When the Tugela river was reached he was surprised by the sudden appearance of what proved to be a band of about four hundred Zulu men, women and children, under the leadership of Oham, brother of King Cetewayo and lieutenant-general of the Zulu army. They had come to surrender to the British authorities, having rebelled against the rule of King Cetewayo, who was then in the British prison at Cape Town, Africa. This surrender was instigated for revenge growing out of the subjugation of Oham, by the Zulu king in a strife for the rulership of the Zulu people.

This band of natives contained three genuine Zulu princesses and the daring chief Incomo. Negotiations were at once begun, and through the influence of the British officers were finally concluded. Being at the mercy of their captors a reasonable consideration was agreed upon. The following day the Prince Imperial of France was slain by the formidable assigais only a few miles from where he was stationed. On hearing of his death the Zulus exhibited signs of sincere sorrow, as he was regarded with great admiration on account of his valor. It is characteristic of this tribe to admire and applaud courage in their opponents, so much so, indeed, that they seem to take pleasure in acknowledging their masters after defeat.

Arrangements were at once made for their voyage. At first the Zulus were frightened at the idea of going on board a ship and refused to go to the "white man's country" unless they could walk. Further persuasion, however, induced them to yield, and they agreed to undertake the voyage. They embarked at Durban in May, 1878, on board the royal mail steamer "Balmoral Castle," en route for London. The length of the voyage and the absence of land filled them with superstition and fear, and they insisted that the captain had lost his way; that their food would soon be gone and themselves thrown into the sea. Indeed, so excited did they become that they visited the ship officers in a body and insisted on knowing their whereabouts. It was with great difficulty that they were pacified; they were all violently seasick and believed they were under the influence of the "evil one."

This embassy consisted of three Zulu princesses, a Zulu baby, the celebrated chief Incomo and twenty-three swarthy warriors. Their arrival in London was greeted by over one hundred thousand people on the docks and as far up the street as the eye could reach. Deafening cheers ascended as they passed through the crowd, many going so far as to pat them on the back in recognition of their bravery. Anonymous letters were received threatening death if they were exhibited.

Mr. Cross, Home Secretary of England, issued an order prohibiting their exhibition, but public opinion was so much in favor of their being shown that the authorities were defied, and they were placed on exhibition at the Royal Westminster Aquarium, London, three times a day for two years and four months. All London came to see them. Their performance consisted of songs and dances commemorative of marriage, death, hunting, joy and sorrow, changes of the moon, rain, sunshine and war. They gave exhibitions of the throwing of the assagais, that formidable weapon which is thrown with unerring precision and with a force capable of penetrating a horse at a distance of four hundred yards.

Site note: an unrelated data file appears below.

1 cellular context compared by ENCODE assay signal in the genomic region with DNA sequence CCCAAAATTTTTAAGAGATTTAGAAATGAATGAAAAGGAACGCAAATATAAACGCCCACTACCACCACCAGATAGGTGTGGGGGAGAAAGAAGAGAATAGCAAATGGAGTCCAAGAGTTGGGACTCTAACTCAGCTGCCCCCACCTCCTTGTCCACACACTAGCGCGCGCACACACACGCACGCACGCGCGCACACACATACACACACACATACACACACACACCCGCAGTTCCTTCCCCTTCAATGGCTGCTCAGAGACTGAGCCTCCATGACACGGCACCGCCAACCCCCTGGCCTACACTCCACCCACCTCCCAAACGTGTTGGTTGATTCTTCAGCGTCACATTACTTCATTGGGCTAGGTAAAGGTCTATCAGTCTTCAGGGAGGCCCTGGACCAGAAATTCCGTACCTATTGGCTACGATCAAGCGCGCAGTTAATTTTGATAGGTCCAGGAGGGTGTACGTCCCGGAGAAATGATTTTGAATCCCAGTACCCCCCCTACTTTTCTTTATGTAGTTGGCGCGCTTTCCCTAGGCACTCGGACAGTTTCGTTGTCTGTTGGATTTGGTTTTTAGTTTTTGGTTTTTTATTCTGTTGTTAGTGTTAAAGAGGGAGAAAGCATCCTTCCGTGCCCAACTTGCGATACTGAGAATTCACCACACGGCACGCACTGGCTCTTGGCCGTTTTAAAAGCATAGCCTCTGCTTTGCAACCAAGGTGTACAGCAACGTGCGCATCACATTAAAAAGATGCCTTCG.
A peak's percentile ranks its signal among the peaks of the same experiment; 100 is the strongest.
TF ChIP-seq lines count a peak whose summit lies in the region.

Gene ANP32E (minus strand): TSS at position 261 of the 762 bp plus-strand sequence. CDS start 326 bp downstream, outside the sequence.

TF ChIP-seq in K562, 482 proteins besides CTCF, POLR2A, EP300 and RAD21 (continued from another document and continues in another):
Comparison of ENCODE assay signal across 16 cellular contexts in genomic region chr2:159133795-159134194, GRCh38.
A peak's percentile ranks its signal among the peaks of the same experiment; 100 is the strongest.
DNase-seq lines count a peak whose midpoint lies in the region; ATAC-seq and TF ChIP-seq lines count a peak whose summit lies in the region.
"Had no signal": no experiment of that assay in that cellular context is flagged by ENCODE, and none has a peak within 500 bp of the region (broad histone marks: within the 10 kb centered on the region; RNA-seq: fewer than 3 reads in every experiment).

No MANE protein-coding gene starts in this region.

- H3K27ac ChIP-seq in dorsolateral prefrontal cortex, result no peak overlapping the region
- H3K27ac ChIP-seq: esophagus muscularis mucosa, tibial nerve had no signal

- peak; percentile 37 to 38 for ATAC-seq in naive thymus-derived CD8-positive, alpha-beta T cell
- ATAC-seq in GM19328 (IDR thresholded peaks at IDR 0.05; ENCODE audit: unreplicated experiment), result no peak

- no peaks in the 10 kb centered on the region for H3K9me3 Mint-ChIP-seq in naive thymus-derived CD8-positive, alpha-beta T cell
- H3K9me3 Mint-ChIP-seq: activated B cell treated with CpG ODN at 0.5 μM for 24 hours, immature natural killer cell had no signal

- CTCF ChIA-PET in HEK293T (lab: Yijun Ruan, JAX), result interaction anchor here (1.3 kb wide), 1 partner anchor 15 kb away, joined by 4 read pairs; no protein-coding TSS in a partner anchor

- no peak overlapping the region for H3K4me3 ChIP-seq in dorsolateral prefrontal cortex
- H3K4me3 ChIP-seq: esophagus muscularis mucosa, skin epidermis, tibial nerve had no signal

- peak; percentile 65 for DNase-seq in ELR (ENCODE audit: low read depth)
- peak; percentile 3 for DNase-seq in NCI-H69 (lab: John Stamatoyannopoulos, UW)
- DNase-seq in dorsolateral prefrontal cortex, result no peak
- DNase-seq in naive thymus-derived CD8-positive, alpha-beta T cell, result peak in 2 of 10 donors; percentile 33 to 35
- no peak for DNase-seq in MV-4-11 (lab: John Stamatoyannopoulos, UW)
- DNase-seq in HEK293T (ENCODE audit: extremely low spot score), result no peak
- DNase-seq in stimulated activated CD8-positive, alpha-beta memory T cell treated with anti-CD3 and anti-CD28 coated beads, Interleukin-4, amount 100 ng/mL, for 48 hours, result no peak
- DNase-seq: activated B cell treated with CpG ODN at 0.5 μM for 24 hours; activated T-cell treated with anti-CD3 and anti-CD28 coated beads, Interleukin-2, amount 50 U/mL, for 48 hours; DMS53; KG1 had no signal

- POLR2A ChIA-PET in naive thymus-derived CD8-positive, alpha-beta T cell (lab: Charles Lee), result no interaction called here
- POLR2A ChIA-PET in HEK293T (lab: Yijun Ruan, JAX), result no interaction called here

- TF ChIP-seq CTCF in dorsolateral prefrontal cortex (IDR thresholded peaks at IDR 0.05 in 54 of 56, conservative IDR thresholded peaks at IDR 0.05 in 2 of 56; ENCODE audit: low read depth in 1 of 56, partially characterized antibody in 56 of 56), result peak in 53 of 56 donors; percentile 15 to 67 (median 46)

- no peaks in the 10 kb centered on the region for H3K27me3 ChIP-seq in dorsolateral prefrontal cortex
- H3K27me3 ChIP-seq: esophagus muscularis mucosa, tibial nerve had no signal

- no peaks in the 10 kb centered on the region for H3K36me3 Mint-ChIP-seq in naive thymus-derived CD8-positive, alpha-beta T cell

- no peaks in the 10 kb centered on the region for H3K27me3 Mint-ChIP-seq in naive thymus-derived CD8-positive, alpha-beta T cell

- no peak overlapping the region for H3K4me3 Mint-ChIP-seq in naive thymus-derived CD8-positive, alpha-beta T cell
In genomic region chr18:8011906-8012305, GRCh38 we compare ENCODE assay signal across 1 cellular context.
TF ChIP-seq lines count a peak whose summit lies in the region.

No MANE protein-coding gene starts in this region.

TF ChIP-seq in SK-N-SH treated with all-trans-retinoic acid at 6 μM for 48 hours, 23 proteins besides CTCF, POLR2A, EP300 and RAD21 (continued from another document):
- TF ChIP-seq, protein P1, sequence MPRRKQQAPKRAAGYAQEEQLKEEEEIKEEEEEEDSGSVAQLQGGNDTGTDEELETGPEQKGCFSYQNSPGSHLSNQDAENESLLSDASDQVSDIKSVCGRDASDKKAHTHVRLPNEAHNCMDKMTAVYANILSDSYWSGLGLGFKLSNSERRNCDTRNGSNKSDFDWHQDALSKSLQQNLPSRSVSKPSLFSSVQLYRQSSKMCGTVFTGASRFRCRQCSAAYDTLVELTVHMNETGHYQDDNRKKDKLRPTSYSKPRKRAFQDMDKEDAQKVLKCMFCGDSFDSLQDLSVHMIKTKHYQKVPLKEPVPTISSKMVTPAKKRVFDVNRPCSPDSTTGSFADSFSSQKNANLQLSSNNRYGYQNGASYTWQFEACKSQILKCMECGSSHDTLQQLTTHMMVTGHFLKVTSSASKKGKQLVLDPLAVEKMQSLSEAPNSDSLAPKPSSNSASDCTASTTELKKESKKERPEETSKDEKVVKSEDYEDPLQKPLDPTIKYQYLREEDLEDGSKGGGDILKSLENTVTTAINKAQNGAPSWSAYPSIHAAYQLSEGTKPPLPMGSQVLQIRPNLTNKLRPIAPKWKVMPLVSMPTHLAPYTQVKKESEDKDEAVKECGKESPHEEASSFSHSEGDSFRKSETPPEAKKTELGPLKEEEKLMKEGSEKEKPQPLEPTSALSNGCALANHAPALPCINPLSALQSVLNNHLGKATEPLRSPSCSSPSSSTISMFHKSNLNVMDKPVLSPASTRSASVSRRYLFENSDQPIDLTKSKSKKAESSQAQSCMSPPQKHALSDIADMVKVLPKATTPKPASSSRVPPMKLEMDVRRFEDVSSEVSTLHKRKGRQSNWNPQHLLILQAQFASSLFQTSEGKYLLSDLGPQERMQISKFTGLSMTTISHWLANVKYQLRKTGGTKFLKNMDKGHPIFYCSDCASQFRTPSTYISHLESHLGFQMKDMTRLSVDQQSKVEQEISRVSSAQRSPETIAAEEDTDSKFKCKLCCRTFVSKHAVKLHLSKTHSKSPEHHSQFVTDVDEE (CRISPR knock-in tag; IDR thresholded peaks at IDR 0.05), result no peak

The making of fire by means of friction, produced by rubbing together two pieces of wood, was practiced nightly. Here one could see the exhibitions of the witch doctor, his means of ascertaining disease and his method of curing. They showed also their methods of fencing and of conducting battles, their sports, pastimes and strange characteristics. Among their strange customs was that of offering prayer to their king every time they smoked. Their marriage relations are strange. When a man becomes enamored of a girl he immediately begins negotiations with the parents for her purchase, the price being from six to ten cows, according to her beauty and age. A cow is worth about five dollars in our money, so a pretty and attractive Zulu maiden is worth from forty to fifty dollars. A man of any other nationality is at liberty to buy them as if he were a Zulu. A man may have as many wives as he has cows to purchase them with. Their marital laws are very strict and worthy the recognition of many races graded higher in the scale of civilization.

It was the intention to bring this group to America to join my show, but owing to their enormous success in London they were not brought until early in the spring of 1881. After their arrival in this country they were visited by many African missionaries. In this way the whereabouts of two missionary families supposed to have been killed during their war were ascertained.